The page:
Sodium seeps into American’s daily diet

February 27, 2012

Bread is the leading cause of high sodium intake, CDC says

By Julissa McKinnon, California Health Report

About 90 percent of Americans are overloading on sodium, but don’t blame your saltshaker.

It’s creeping into our diets one bite at a time through foods that are a part of our regular diet: bread, meats, pizza and poultry, according to a report released earlier this month by the Centers for Disease Control and Prevention.

Processed foods are a big part of the problem because sodium added during the manufacturing process can’t be removed, the report says.

Though a single serving of bread is not especially high in sodium, it ranks as America’s top source because of how much we consume, according to the CDC report.

Store-bought meats, the nation’s second largest source of sodium, are commonly injected with a sodium solution – a preservative that also gives meat a plumper, fresher look.

Americans on average eat about 3,300 mg of sodium a day, far exceeding the government’s recommended daily dose of 2,300 mg. Too much sodium has consequently put most Americans at risk of developing high blood pressure, which may lead to heart disease and stroke.

“Even when the consumer reads nutritional labels it’s still very challenging (to reduce sodium intake) because it’s everywhere and in big amounts,” said Elena Kuklina, a nutritional epidemiologist for the CDC. “Historically, it’s been in our food.”

There are no limits on how much sodium food manufacturers or restaurants can add to meals but there are efforts underway to change that, Kuklina said.

In the meantime, one of the easiest ways to shed sodium from the diet is to fill up on more fresh fruits and vegetables, the CDC report says.

However, this may prove difficult for some Americans, said Adam Drewnowski, professor of Epidemiology at the University of Washington’s School of Public Health.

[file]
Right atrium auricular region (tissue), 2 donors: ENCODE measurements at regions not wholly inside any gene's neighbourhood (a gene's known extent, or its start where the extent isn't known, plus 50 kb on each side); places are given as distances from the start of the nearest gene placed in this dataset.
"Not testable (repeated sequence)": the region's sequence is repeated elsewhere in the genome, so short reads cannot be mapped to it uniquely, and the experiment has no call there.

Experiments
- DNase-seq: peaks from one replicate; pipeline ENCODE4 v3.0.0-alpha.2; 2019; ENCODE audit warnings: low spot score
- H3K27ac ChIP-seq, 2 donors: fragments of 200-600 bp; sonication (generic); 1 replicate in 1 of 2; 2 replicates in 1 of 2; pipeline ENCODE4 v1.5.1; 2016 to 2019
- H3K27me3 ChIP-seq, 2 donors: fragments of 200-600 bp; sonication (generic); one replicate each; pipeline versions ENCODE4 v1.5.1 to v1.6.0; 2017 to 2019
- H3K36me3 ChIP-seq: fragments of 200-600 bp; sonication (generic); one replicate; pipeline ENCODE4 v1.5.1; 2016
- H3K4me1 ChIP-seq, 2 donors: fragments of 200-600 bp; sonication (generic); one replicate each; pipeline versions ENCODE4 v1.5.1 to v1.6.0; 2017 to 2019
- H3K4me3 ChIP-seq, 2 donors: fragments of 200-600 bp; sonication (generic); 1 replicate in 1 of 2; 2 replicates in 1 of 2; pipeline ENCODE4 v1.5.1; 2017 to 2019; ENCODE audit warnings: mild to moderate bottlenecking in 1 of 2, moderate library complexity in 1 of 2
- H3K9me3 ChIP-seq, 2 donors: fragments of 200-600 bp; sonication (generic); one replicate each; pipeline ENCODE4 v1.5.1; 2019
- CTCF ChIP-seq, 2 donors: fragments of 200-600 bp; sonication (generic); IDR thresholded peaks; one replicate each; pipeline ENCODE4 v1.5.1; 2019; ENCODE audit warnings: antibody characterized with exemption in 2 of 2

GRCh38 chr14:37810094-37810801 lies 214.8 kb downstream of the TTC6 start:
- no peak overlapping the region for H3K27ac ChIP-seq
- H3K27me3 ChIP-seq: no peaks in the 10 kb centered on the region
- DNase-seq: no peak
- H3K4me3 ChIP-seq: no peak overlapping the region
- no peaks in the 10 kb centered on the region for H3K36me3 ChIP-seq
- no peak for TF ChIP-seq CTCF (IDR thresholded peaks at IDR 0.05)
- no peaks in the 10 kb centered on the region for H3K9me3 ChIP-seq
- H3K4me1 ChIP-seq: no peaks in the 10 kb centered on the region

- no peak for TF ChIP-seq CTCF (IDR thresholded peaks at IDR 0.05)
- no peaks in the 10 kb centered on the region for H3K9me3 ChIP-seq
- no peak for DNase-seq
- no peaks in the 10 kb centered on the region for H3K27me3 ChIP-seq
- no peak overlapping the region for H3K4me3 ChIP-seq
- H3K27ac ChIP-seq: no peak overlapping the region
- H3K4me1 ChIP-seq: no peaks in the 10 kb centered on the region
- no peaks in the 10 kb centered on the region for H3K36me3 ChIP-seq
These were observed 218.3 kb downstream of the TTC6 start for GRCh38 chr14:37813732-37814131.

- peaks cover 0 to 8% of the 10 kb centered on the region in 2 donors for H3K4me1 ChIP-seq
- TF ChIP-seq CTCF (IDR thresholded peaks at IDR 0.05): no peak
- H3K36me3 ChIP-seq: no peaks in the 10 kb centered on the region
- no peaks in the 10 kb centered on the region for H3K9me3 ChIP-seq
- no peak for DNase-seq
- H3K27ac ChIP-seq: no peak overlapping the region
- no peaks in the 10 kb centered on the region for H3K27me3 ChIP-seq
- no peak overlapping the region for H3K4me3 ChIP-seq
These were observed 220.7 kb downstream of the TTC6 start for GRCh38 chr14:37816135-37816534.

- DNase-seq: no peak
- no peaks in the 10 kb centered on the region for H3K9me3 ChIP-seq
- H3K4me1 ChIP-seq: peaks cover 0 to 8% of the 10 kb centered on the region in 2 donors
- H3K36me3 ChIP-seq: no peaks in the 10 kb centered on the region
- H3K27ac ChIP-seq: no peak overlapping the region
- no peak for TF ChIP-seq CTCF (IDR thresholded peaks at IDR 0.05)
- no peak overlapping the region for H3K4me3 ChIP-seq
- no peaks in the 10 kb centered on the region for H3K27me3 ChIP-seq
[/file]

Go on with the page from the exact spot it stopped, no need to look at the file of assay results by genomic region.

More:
“If we’re thinking fresh foods are the way to reduce sodium, it may not work for everyone economically,” Drewnowski said.

Other sodium-cutting strategies encouraged by the CDC require reading nutrition labels at the grocery store and asking questions when eating out.

Because 65 percent of America’s sodium comes from grocery store products, the CDC recommends shopping for lower sodium choices or brands. Fast-food or sit-down restaurant meals, often sodium-packed, account for about 25 percent of sodium consumed. The CDC advises asking for lower sodium menu options or cooking at home.

A sodium-heavy diet can eventually be fatal.

More than 800,000 people die of heart disease, stroke and other vascular diseases each year, according to the CDC. In 2010, this cost the nation $273 billion in health care.

“If we are able to reduce our sodium by 400 mg per person (on average) this will save 28,000 deaths and $7 billion a year,” Kuklina said. “Even if you are young and do not have high blood pressure keeping your sodium low will prevent having hypertension as you age.”

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2 Responses to Sodium seeps into American’s daily diet

  1. Pingback: Wacky Salt-to-Potassium Ratio Doubles Heart Disease Deaths: Heart Month — Day 27 – Huffington Post | Health News

  2. msatin

    February 29, 2012 at 3:09 pm


    You make it sound like we are now eating more salt than ever before because of processed foods. That is simply not the fact. The only verifiable records of our salt consumption in the last 200 years are from military archives where the rations for soldiers and prisoners of war are kept. They state from that from the War of 1812 until the end of WWII we consumed between 18-20 g of salt per day, double what we now eat. The reason is because all our foods were preserved with salt. In the 10 years after WWII, our salt consumption dropped by half to about 9 g per day and has remained that way until now. The reason is that refrigeration took over the role of preservation from salt.
    So, we dropped our salt from 18 g down to 9 g without the intervention of the FDA, the CDC, CSPI or any other advocacy group simply because we gravitated to a fresher food supply. But, we never went below 9 g because our bodies tell us that this is where we ought to be – and all the peer-review studies in the last two years have confirmed this to be the case, regardless of what CDC has said. The current Director of the CDC was former NYC Health Commissioner who made his name on a national salt restriction program. There does not appear to be any amount of peer-reviewed medical evidence that will ever make the CDC change their stance simply because it proves they may be incorrect. It was the same situation with hormone replacement therapy for women – it seems that people have to get sick in great numbers before the public health establishment changes its tune.
    The most recent publication by Maillot and Drewnowski in the American Journal of Preventative Medicine proves beyond any doubt that the current salt recommendations in the Dietary Guidelines are wrong and dangerous to follow – unfortunately, ambitious, often politically-motivated policy-makers do not seem to care much about the people they have sworn to protect.

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